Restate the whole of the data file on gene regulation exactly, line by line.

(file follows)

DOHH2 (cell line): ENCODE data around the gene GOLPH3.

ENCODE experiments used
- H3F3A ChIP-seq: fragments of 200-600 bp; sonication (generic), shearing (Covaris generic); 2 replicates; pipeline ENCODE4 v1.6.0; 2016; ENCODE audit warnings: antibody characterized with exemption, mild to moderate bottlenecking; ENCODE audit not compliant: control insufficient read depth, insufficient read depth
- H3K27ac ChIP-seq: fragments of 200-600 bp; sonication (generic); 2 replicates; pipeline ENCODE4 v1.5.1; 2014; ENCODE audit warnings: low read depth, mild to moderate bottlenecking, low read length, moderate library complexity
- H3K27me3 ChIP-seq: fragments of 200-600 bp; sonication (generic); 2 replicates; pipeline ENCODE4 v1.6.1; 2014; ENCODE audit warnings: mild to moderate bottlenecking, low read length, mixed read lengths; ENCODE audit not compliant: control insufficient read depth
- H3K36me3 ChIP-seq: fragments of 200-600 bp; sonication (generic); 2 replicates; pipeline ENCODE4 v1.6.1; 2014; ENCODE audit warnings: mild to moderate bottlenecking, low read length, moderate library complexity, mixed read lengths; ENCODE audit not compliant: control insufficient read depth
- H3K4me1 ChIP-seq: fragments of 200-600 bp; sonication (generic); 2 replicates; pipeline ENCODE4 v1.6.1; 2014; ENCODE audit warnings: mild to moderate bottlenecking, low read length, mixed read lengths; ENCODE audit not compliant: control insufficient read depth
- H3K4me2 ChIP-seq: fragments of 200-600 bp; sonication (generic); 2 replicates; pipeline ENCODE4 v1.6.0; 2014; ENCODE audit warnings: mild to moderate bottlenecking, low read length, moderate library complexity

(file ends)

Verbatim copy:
DOHH2 (cell line): ENCODE data around the gene GOLPH3.

ENCODE experiments used
- H3F3A ChIP-seq: fragments of 200-600 bp; sonication (generic), shearing (Covaris generic); 2 replicates; pipeline ENCODE4 v1.6.0; 2016; ENCODE audit warnings: antibody characterized with exemption, mild to moderate bottlenecking; ENCODE audit not compliant: control insufficient read depth, insufficient read depth
- H3K27ac ChIP-seq: fragments of 200-600 bp; sonication (generic); 2 replicates; pipeline ENCODE4 v1.5.1; 2014; ENCODE audit warnings: low read depth, mild to moderate bottlenecking, low read length, moderate library complexity
- H3K27me3 ChIP-seq: fragments of 200-600 bp; sonication (generic); 2 replicates; pipeline ENCODE4 v1.6.1; 2014; ENCODE audit warnings: mild to moderate bottlenecking, low read length, mixed read lengths; ENCODE audit not compliant: control insufficient read depth
- H3K36me3 ChIP-seq: fragments of 200-600 bp; sonication (generic); 2 replicates; pipeline ENCODE4 v1.6.1; 2014; ENCODE audit warnings: mild to moderate bottlenecking, low read length, moderate library complexity, mixed read lengths; ENCODE audit not compliant: control insufficient read depth
- H3K4me1 ChIP-seq: fragments of 200-600 bp; sonication (generic); 2 replicates; pipeline ENCODE4 v1.6.1; 2014; ENCODE audit warnings: mild to moderate bottlenecking, low read length, mixed read lengths; ENCODE audit not compliant: control insufficient read depth
- H3K4me2 ChIP-seq: fragments of 200-600 bp; sonication (generic); 2 replicates; pipeline ENCODE4 v1.6.0; 2014; ENCODE audit warnings: mild to moderate bottlenecking, low read length, moderate library complexity